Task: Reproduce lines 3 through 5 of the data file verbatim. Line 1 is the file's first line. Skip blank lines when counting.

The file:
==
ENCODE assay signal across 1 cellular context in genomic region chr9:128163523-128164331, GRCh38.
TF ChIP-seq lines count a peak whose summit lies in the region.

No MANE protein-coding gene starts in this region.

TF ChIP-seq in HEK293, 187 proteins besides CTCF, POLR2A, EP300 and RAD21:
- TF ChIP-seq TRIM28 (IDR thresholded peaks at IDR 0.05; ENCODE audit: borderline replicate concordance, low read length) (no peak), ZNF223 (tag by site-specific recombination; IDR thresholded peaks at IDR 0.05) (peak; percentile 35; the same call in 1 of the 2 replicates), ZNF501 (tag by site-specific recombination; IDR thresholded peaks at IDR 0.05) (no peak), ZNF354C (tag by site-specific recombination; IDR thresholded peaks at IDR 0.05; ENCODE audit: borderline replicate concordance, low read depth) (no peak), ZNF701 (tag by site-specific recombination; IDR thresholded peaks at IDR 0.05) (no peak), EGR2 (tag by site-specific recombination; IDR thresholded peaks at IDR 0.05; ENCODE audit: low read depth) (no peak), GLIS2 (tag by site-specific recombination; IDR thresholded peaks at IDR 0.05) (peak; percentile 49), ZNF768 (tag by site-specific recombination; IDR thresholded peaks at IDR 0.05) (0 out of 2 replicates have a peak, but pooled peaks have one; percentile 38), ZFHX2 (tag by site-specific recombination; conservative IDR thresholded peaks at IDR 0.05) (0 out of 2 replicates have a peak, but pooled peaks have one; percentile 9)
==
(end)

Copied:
No MANE protein-coding gene starts in this region.

TF ChIP-seq in HEK293, 187 proteins besides CTCF, POLR2A, EP300 and RAD21:
- TF ChIP-seq TRIM28 (IDR thresholded peaks at IDR 0.05; ENCODE audit: borderline replicate concordance, low read length) (no peak), ZNF223 (tag by site-specific recombination; IDR thresholded peaks at IDR 0.05) (peak; percentile 35; the same call in 1 of the 2 replicates), ZNF501 (tag by site-specific recombination; IDR thresholded peaks at IDR 0.05) (no peak), ZNF354C (tag by site-specific recombination; IDR thresholded peaks at IDR 0.05; ENCODE audit: borderline replicate concordance, low read depth) (no peak), ZNF701 (tag by site-specific recombination; IDR thresholded peaks at IDR 0.05) (no peak), EGR2 (tag by site-specific recombination; IDR thresholded peaks at IDR 0.05; ENCODE audit: low read depth) (no peak), GLIS2 (tag by site-specific recombination; IDR thresholded peaks at IDR 0.05) (peak; percentile 49), ZNF768 (tag by site-specific recombination; IDR thresholded peaks at IDR 0.05) (0 out of 2 replicates have a peak, but pooled peaks have one; percentile 38), ZFHX2 (tag by site-specific recombination; conservative IDR thresholded peaks at IDR 0.05) (0 out of 2 replicates have a peak, but pooled peaks have one; percentile 9)